National / Politics / U.S. News

Clinton compares email attacks to White House controversies

 

Former Hillary Rodham Clinton aide Cheryl Mills, right, turns to look at House Select Committee on Benghazi Chairman Trey Gowdy, R-S.C., second from left, and ranking member Rep. Elijah Cummings, D-Md., left, as she speaks to reporters on Capitol Hill in Washington, Thursday, Sept. 3, 2015, following her deposition before the panel investigating Benghazi. The committee was launched last year to investigate the Obama administration's response to the Benghazi attacks that killed four Americans, including the U.S. ambassador. The investigation has widened in recent months to focus on Clinton's use of a private email account and server. (AP Photo/Susan Walsh)

Former Hillary Rodham Clinton aide Cheryl Mills, right, turns to look at House Select Committee on Benghazi Chairman Trey Gowdy, R-S.C., second from left, and ranking member Rep. Elijah Cummings, D-Md., left, as she speaks to reporters on Capitol Hill in Washington, Thursday, Sept. 3, 2015, following her deposition before the panel investigating Benghazi. The committee was launched last year to investigate the Obama administration’s response to the Benghazi attacks that killed four Americans, including the U.S. ambassador. The investigation has widened in recent months to focus on Clinton’s use of a private email account and server. (AP Photo/Susan Walsh)

NEW YORK (AP) — Hillary Rodham Clinton on Sunday, September 27, mounted a forceful defense of her use of a private email server while she was secretary of state, comparing the multiple investigations to Republican-led probes into her husband’s administration more than two decades ago.

“It is like a drip, drip, drip. And that’s why I said, there’s only so much that I can control,” she said in an interview on NBC’s “Meet the Press.” “I can’t predict to you what the Republicans will come up with, what kind of, you know, charges or claims they might make.”

Clinton likened the inquiries into her correspondence to controversies like the Whitewater land deal that trailed her husband’s campaign and much of his administration, saying that voters in New York elected her to the Senate despite years of political questions.

“During the ’90s, I was subjected to the same kind of barrage. And it was, it seemed to be at the time, endless,” she said. “When I ran for the Senate, people said, ‘Hey, we are more concerned about what you’re going to do for us.’ And I trust the voters to make that decision this time around too.”

The historical comparison marks a new line of defense for Clinton, who’s seen her poll numbers fall amid lingering questions about her email usage.

In a separate interview with CNN released on Saturday, September 26, former President Bill Clinton also equated the current investigations being conducted by congressional Republicans and federal agencies with questions faced by his administration.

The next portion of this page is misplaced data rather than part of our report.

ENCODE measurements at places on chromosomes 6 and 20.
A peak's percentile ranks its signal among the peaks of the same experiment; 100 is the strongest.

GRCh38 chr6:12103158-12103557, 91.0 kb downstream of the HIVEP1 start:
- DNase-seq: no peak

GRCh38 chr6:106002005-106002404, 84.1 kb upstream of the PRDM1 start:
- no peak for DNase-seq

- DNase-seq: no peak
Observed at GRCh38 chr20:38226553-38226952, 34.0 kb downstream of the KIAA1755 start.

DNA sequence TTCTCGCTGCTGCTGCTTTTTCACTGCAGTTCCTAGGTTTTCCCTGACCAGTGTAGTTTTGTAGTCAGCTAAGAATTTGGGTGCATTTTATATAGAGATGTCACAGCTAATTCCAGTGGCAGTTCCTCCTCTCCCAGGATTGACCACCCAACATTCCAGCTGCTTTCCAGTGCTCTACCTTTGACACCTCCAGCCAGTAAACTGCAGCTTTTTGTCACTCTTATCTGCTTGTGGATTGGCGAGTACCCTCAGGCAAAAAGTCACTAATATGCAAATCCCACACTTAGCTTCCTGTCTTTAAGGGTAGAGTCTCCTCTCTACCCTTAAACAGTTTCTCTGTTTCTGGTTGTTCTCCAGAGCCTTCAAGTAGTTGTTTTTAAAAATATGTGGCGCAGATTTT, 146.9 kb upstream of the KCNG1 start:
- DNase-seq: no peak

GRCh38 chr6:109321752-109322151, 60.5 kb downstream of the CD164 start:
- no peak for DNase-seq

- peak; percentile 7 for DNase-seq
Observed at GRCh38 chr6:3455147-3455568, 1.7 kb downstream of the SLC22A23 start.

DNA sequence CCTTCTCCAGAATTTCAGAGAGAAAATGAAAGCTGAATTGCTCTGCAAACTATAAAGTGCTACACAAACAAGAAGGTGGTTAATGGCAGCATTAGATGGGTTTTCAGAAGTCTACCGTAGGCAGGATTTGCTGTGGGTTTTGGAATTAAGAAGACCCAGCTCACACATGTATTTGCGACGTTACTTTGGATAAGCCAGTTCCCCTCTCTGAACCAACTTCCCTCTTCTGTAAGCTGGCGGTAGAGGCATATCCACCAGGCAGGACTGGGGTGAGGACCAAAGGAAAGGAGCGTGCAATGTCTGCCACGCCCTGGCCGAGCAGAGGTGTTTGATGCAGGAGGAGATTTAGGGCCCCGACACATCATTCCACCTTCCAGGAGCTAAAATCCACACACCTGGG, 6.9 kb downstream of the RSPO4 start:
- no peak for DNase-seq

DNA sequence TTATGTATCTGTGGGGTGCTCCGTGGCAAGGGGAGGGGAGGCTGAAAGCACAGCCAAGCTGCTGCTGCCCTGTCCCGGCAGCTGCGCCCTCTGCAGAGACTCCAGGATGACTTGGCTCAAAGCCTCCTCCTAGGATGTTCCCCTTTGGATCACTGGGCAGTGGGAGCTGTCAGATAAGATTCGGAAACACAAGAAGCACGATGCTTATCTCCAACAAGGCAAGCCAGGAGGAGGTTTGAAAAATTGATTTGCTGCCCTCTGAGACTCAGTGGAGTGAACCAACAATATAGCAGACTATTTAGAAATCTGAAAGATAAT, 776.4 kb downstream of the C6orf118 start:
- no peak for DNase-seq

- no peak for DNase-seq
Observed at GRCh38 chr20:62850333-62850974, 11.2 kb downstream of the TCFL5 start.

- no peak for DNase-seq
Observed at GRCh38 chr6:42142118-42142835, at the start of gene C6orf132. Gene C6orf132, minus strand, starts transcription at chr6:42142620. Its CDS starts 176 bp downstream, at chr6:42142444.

“This is just something that has been a regular feature of all our presidential campaigns, except in 2008 for unique reasons,” Clinton said. “Ever since Watergate, something like this happens.” He added: “We’re seeing history repeat itself.”

Earlier this week, newly discovered email correspondence between Clinton and retired Gen. David Petraeus when he headed the military’s U.S. Central Command, raised fresh questions about whether she truly provided to the government a full record of her work-related correspondence as secretary of state.

In August, Clinton submitted a sworn statement to a U.S. District Court saying she had directed all her work emails to be provided to the State Department.

“On information and belief, this has been done,” she said in a declaration submitted as part of a lawsuit with Judicial Watch, a conservative advocacy group.

Clinton said there was about a monthlong gap between her use of a Senate account and her move over to the private server, which was already set up in her basement to handle the former president’s personal correspondence. Her lawyers later tried to recover messages from that period, she said.

After the State Department requested her records, Clinton said her lawyer combed through her correspondence to determine what was work-related_a process she said she did not participate in. She then requested they dispose of any personal emails, saying she didn’t “need them.”

“I’m not by any means a technical expert. I relied on people who were,” She said. “And we have done everything we could in response to the State Department asking us to do this review.”

 

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